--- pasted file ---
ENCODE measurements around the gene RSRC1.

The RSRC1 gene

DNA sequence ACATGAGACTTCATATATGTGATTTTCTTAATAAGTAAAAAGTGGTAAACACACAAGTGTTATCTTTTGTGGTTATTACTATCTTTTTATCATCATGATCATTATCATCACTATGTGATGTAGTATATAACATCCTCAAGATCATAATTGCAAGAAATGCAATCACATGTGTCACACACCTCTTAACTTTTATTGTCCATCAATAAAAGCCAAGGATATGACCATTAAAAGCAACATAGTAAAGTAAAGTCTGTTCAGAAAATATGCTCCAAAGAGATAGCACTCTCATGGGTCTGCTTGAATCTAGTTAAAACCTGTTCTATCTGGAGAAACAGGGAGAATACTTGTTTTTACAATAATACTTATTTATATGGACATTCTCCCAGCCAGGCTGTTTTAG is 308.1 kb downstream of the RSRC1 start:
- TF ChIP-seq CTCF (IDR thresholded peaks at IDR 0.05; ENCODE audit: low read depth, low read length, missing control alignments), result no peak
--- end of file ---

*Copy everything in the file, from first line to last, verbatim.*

ENCODE measurements around the gene RSRC1.

The RSRC1 gene

DNA sequence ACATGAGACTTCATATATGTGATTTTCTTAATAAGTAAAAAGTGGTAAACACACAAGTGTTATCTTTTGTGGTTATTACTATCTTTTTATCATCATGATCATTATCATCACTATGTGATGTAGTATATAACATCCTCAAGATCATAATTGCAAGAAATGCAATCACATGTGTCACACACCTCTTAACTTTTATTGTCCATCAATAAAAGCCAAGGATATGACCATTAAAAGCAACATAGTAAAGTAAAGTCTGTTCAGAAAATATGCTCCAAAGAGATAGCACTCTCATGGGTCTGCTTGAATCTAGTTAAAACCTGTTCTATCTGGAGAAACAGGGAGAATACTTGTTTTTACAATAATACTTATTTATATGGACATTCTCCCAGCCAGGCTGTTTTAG is 308.1 kb downstream of the RSRC1 start:
- TF ChIP-seq CTCF (IDR thresholded peaks at IDR 0.05; ENCODE audit: low read depth, low read length, missing control alignments), result no peak